When a wine writer says that a Zinfandel smells like wild strawberries, some people might assume that the winemaker put actual wild strawberries into the fermentation tank.

People who have been reading wine columns for years know this is silly, but just exactly where does the phrase “wild strawberries” come from? Is it part of some whimsical patois known only to wine experts? Or is it merely hyperbole?

The terminology of tasting can be obscure, obtuse, and even mystifyingly absurd. And it may have absolutely nothing to do what’s actually in the wine. We always hope such terminology is close enough to the actual.

Those of us who are responsible for writing such nonsense can, I admit, get carried away with our own omniscience in regard to the use of language. Almost to the point or complete absurdity.

The late Legh Knowles of Beaulieu Vineyard once commissioned an advertisement to point up the vagueness of our language as it relates to what he called the “Prismatic Luminescence School” of tasting notes. He created an ad for BV wines that asked, facetiously, “Does your wine have prismatic luminescence?”

The implication, of course, was that a wine that had this amorphous trait was good and a wine that did not was not good. It was as simple as that. (Knowles was clearly exasperated by all of the hyperbole.)

This era preceded by a decade the use (ludicrous as it may well have been) of numbers to identify the quality of a wine. Curiously, at one time during this last several-decade-long epoch, we saw a score of 91 move from something devoutly to be wished to a reflection of a completely mediocre product!

That is, 91 was once considered to be a high score. That was about 1984 (thank you, George Orwell!).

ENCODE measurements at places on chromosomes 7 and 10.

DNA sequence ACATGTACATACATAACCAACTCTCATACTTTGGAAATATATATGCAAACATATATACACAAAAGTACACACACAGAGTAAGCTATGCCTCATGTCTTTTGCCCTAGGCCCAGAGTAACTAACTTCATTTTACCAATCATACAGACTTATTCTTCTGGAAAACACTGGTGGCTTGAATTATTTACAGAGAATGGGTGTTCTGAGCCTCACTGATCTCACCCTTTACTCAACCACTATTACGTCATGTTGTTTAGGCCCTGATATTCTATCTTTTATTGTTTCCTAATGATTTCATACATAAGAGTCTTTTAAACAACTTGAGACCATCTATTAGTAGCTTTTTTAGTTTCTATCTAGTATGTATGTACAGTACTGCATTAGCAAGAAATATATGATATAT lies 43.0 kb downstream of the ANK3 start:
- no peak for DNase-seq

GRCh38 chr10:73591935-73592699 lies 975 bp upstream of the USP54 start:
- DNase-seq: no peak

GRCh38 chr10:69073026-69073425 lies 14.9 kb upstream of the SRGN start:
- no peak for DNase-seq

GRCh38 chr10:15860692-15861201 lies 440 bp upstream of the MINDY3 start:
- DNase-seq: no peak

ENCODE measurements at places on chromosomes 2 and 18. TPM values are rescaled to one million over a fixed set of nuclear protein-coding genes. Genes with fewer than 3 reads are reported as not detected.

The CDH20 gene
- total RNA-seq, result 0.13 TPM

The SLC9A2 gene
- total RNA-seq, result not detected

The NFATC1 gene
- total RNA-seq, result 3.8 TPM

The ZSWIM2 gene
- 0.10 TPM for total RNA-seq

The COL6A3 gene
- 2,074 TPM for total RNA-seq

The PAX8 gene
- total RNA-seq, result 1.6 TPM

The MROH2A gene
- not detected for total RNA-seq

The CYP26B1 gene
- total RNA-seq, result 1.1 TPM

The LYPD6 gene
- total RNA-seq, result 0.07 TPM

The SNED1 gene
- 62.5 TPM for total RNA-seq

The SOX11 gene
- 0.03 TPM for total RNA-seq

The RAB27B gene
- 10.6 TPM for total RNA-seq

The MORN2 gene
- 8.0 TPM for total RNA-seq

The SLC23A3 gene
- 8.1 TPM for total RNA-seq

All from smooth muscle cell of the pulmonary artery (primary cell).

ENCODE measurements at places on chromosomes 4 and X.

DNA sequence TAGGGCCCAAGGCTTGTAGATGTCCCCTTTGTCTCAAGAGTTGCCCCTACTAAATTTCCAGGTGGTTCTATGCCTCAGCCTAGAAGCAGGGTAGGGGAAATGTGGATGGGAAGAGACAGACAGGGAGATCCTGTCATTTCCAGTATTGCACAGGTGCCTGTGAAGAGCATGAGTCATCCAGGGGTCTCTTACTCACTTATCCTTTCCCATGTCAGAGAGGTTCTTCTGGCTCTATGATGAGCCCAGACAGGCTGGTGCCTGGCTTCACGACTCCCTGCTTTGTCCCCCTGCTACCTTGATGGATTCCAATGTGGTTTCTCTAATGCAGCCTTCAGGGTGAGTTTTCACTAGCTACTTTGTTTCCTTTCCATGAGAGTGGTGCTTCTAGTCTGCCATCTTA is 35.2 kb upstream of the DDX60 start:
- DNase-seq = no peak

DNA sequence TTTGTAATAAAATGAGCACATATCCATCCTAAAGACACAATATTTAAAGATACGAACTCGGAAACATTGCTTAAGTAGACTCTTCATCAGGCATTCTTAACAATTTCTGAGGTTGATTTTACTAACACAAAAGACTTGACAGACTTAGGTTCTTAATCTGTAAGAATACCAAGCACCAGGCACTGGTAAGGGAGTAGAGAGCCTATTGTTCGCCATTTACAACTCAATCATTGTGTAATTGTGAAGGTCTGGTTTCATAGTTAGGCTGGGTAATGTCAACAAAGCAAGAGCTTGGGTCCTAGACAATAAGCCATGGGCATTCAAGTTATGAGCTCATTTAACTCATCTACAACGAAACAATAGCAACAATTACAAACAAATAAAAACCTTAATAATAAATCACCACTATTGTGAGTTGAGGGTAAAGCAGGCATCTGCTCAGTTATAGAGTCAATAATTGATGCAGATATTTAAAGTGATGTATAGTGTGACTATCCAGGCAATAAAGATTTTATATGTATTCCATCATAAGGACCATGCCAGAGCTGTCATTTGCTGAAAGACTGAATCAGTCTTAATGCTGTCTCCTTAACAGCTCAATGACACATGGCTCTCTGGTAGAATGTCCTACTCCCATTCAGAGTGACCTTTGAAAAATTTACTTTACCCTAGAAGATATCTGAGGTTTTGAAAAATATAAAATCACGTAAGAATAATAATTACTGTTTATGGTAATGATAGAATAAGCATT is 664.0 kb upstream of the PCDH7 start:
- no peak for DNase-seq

However, by 2010, 93 had become a low score. If, somehow, you can explain this to me, please call as soon as possible because I am still totally mystified.

The greatest purveyors of the scoring schema have suggested that the numbers, in and of themselves, have little meaning without the “rest of the story,” which are the tasting notes themselves. They implored us to read the tasting notes carefully.

Since I have never used numbers to describe a wine (I was a mathematics major in college and tend to use numbers far more precisely than randomly placing them on an amorphous and ever-changing liquid), words are my only refuge. And so, to me, words count for an awful lot more. So I read tasting notes.

But often they are as meaningless as are the numbers.

To make them more specific requires using specific terms, not mere hyperbole. We must distinctive-ize the words, so raspberry and strawberry define different elements of the same “berry-ness,” but one is not really close to the other.

When so-called “tasting notes” includes such subjective comments as “hedonistic,” or “gorgeous,” or “mind-blowing,” the notes are no longer specific to the wine. They are then about individualistic observations that have nothing to do with the wine. They have to do with the taster.

Truly meaningful tasting notes relate to elements that are in the wine, as imprecise as these things are.

I have categorized these elements as objectively as I can:

Fruit: these terms relate to actual fruit, whether peach, tomato, berries, citrus, or other aromatics that come from things that grow.

Earth: Terms in this category eminate from things that may be related to dirt, dried fruit elements they have lost their “fruitiness,” and otherwise might be considered related more to dried herbs such as tea, olives, tree bark, and what scientists call thiols. See next article in the series.